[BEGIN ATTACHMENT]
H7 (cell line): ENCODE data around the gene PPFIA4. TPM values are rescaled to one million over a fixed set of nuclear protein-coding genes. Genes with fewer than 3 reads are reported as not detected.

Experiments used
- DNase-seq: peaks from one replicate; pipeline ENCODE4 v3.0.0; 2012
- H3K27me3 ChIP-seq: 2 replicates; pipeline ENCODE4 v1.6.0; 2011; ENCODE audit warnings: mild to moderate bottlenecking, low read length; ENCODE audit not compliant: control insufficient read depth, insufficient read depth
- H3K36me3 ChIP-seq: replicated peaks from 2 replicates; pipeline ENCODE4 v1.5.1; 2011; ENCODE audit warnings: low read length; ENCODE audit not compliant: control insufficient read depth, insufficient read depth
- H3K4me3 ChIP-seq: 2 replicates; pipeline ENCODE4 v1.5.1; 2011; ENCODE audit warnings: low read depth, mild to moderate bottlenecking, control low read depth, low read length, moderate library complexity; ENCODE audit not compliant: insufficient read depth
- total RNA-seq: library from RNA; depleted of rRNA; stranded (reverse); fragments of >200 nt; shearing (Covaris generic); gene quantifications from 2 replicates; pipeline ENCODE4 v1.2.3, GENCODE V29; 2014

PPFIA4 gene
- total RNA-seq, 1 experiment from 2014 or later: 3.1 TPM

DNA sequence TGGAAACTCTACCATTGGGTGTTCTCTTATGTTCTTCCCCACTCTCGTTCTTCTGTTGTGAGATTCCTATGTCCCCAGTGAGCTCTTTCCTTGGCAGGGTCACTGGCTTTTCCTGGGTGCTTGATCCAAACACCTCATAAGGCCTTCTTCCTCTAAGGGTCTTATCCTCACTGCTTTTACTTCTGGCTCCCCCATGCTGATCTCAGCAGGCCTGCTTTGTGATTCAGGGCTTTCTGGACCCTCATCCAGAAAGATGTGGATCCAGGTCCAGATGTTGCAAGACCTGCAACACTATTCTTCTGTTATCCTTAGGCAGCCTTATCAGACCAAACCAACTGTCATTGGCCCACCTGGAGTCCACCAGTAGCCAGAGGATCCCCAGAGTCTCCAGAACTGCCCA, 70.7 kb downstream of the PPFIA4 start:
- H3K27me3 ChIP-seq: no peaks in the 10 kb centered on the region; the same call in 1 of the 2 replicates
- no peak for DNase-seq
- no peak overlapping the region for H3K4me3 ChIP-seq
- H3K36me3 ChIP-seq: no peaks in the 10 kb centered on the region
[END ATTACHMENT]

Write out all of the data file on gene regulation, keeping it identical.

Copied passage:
H7 (cell line): ENCODE data around the gene PPFIA4. TPM values are rescaled to one million over a fixed set of nuclear protein-coding genes. Genes with fewer than 3 reads are reported as not detected.

Experiments used
- DNase-seq: peaks from one replicate; pipeline ENCODE4 v3.0.0; 2012
- H3K27me3 ChIP-seq: 2 replicates; pipeline ENCODE4 v1.6.0; 2011; ENCODE audit warnings: mild to moderate bottlenecking, low read length; ENCODE audit not compliant: control insufficient read depth, insufficient read depth
- H3K36me3 ChIP-seq: replicated peaks from 2 replicates; pipeline ENCODE4 v1.5.1; 2011; ENCODE audit warnings: low read length; ENCODE audit not compliant: control insufficient read depth, insufficient read depth
- H3K4me3 ChIP-seq: 2 replicates; pipeline ENCODE4 v1.5.1; 2011; ENCODE audit warnings: low read depth, mild to moderate bottlenecking, control low read depth, low read length, moderate library complexity; ENCODE audit not compliant: insufficient read depth
- total RNA-seq: library from RNA; depleted of rRNA; stranded (reverse); fragments of >200 nt; shearing (Covaris generic); gene quantifications from 2 replicates; pipeline ENCODE4 v1.2.3, GENCODE V29; 2014

PPFIA4 gene
- total RNA-seq, 1 experiment from 2014 or later: 3.1 TPM

DNA sequence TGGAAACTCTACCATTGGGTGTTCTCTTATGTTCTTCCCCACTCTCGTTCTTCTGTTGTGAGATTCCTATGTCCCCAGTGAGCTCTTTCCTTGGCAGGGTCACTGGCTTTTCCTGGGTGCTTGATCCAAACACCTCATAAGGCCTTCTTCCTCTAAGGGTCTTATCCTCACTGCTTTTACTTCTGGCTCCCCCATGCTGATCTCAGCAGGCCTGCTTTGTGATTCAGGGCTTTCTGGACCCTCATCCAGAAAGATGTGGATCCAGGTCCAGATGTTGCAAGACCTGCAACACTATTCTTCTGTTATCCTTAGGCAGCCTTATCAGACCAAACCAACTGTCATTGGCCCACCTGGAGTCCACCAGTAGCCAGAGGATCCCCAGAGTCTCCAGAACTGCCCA, 70.7 kb downstream of the PPFIA4 start:
- H3K27me3 ChIP-seq: no peaks in the 10 kb centered on the region; the same call in 1 of the 2 replicates
- no peak for DNase-seq
- no peak overlapping the region for H3K4me3 ChIP-seq
- H3K36me3 ChIP-seq: no peaks in the 10 kb centered on the region